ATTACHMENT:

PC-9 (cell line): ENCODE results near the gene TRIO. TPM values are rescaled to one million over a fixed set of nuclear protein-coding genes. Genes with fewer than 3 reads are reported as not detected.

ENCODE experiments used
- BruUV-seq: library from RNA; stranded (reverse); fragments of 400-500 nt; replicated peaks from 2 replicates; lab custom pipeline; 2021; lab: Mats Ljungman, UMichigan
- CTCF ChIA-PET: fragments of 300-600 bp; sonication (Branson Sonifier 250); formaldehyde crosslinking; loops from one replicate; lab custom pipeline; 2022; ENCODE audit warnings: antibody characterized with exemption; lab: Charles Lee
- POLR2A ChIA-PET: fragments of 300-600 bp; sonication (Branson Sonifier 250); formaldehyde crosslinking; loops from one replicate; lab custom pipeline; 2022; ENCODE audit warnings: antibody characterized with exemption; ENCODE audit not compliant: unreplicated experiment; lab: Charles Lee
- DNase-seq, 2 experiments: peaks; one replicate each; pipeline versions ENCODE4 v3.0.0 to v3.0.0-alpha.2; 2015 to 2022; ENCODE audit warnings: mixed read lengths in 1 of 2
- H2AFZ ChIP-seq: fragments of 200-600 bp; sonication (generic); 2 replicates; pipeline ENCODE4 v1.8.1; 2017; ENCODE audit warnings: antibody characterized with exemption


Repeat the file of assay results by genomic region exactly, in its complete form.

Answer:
PC-9 (cell line): ENCODE results near the gene TRIO. TPM values are rescaled to one million over a fixed set of nuclear protein-coding genes. Genes with fewer than 3 reads are reported as not detected.

ENCODE experiments used
- BruUV-seq: library from RNA; stranded (reverse); fragments of 400-500 nt; replicated peaks from 2 replicates; lab custom pipeline; 2021; lab: Mats Ljungman, UMichigan
- CTCF ChIA-PET: fragments of 300-600 bp; sonication (Branson Sonifier 250); formaldehyde crosslinking; loops from one replicate; lab custom pipeline; 2022; ENCODE audit warnings: antibody characterized with exemption; lab: Charles Lee
- POLR2A ChIA-PET: fragments of 300-600 bp; sonication (Branson Sonifier 250); formaldehyde crosslinking; loops from one replicate; lab custom pipeline; 2022; ENCODE audit warnings: antibody characterized with exemption; ENCODE audit not compliant: unreplicated experiment; lab: Charles Lee
- DNase-seq, 2 experiments: peaks; one replicate each; pipeline versions ENCODE4 v3.0.0 to v3.0.0-alpha.2; 2015 to 2022; ENCODE audit warnings: mixed read lengths in 1 of 2
- H2AFZ ChIP-seq: fragments of 200-600 bp; sonication (generic); 2 replicates; pipeline ENCODE4 v1.8.1; 2017; ENCODE audit warnings: antibody characterized with exemption